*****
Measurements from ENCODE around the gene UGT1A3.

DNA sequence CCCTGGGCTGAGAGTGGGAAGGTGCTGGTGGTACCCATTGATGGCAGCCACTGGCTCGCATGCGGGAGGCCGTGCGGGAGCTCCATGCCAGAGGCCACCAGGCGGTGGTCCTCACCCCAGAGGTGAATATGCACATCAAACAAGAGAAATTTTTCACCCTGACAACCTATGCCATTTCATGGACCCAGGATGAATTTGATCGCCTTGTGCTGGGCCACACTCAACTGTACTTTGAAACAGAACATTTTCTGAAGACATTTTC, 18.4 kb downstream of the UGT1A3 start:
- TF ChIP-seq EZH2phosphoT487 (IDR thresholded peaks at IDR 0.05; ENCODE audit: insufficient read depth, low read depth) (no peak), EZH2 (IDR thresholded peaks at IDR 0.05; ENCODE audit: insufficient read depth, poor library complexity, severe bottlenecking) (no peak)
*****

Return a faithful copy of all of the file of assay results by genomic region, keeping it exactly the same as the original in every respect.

Measurements from ENCODE around the gene UGT1A3.

DNA sequence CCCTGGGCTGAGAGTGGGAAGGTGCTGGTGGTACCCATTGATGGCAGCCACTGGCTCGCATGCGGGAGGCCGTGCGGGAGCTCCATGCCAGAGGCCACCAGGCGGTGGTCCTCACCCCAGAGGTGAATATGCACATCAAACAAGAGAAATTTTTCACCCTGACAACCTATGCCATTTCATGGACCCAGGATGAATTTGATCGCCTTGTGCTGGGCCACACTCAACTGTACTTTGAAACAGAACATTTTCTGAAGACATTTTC, 18.4 kb downstream of the UGT1A3 start:
- TF ChIP-seq EZH2phosphoT487 (IDR thresholded peaks at IDR 0.05; ENCODE audit: insufficient read depth, low read depth) (no peak), EZH2 (IDR thresholded peaks at IDR 0.05; ENCODE audit: insufficient read depth, poor library complexity, severe bottlenecking) (no peak)